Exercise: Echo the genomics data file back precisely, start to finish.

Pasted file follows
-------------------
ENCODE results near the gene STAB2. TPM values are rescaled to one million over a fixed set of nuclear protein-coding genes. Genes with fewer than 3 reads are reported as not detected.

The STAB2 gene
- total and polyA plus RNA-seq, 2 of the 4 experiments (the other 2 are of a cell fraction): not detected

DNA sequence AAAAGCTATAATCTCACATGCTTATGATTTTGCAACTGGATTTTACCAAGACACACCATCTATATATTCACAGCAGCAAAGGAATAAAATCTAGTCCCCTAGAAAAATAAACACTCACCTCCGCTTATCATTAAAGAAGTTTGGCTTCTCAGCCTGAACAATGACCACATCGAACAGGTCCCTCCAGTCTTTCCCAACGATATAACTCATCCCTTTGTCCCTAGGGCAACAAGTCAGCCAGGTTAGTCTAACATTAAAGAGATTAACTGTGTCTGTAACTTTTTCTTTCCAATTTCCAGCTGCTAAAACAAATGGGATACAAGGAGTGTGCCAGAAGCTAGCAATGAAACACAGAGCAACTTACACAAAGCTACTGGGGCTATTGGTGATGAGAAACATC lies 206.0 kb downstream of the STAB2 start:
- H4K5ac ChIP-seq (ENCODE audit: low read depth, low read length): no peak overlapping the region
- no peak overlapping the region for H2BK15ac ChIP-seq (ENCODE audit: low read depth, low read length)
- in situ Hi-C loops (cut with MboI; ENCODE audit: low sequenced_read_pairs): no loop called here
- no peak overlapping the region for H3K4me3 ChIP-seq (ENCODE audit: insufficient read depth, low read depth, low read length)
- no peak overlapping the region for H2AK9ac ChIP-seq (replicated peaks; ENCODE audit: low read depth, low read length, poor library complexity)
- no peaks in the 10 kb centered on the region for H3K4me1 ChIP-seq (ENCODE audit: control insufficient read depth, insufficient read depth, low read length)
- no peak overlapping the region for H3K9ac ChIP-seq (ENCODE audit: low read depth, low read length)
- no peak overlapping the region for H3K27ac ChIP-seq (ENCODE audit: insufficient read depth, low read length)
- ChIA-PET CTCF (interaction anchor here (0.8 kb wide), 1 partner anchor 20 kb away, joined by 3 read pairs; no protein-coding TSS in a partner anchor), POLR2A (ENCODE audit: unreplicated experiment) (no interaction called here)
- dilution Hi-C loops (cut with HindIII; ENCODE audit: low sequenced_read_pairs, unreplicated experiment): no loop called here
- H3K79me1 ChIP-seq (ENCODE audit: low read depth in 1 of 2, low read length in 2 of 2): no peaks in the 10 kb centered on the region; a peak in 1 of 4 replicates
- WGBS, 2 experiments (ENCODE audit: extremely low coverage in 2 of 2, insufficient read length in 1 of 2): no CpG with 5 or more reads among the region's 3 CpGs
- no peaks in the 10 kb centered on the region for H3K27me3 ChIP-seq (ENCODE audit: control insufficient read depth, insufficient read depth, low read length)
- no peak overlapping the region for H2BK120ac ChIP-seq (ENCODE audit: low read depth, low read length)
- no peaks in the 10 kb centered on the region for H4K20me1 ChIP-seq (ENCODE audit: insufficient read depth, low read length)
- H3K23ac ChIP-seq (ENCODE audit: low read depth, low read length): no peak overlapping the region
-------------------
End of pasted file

ENCODE results near the gene STAB2. TPM values are rescaled to one million over a fixed set of nuclear protein-coding genes. Genes with fewer than 3 reads are reported as not detected.

The STAB2 gene
- total and polyA plus RNA-seq, 2 of the 4 experiments (the other 2 are of a cell fraction): not detected

DNA sequence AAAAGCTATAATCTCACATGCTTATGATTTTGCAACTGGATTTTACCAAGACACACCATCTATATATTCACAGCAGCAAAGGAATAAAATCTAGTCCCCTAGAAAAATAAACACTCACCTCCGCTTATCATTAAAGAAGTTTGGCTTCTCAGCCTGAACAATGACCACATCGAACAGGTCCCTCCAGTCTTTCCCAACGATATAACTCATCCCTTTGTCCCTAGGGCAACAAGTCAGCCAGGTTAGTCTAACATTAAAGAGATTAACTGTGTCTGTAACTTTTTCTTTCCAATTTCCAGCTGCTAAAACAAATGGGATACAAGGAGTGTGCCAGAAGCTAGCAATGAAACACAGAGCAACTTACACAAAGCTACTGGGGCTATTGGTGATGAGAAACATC lies 206.0 kb downstream of the STAB2 start:
- H4K5ac ChIP-seq (ENCODE audit: low read depth, low read length): no peak overlapping the region
- no peak overlapping the region for H2BK15ac ChIP-seq (ENCODE audit: low read depth, low read length)
- in situ Hi-C loops (cut with MboI; ENCODE audit: low sequenced_read_pairs): no loop called here
- no peak overlapping the region for H3K4me3 ChIP-seq (ENCODE audit: insufficient read depth, low read depth, low read length)
- no peak overlapping the region for H2AK9ac ChIP-seq (replicated peaks; ENCODE audit: low read depth, low read length, poor library complexity)
- no peaks in the 10 kb centered on the region for H3K4me1 ChIP-seq (ENCODE audit: control insufficient read depth, insufficient read depth, low read length)
- no peak overlapping the region for H3K9ac ChIP-seq (ENCODE audit: low read depth, low read length)
- no peak overlapping the region for H3K27ac ChIP-seq (ENCODE audit: insufficient read depth, low read length)
- ChIA-PET CTCF (interaction anchor here (0.8 kb wide), 1 partner anchor 20 kb away, joined by 3 read pairs; no protein-coding TSS in a partner anchor), POLR2A (ENCODE audit: unreplicated experiment) (no interaction called here)
- dilution Hi-C loops (cut with HindIII; ENCODE audit: low sequenced_read_pairs, unreplicated experiment): no loop called here
- H3K79me1 ChIP-seq (ENCODE audit: low read depth in 1 of 2, low read length in 2 of 2): no peaks in the 10 kb centered on the region; a peak in 1 of 4 replicates
- WGBS, 2 experiments (ENCODE audit: extremely low coverage in 2 of 2, insufficient read length in 1 of 2): no CpG with 5 or more reads among the region's 3 CpGs
- no peaks in the 10 kb centered on the region for H3K27me3 ChIP-seq (ENCODE audit: control insufficient read depth, insufficient read depth, low read length)
- no peak overlapping the region for H2BK120ac ChIP-seq (ENCODE audit: low read depth, low read length)
- no peaks in the 10 kb centered on the region for H4K20me1 ChIP-seq (ENCODE audit: insufficient read depth, low read length)
- H3K23ac ChIP-seq (ENCODE audit: low read depth, low read length): no peak overlapping the region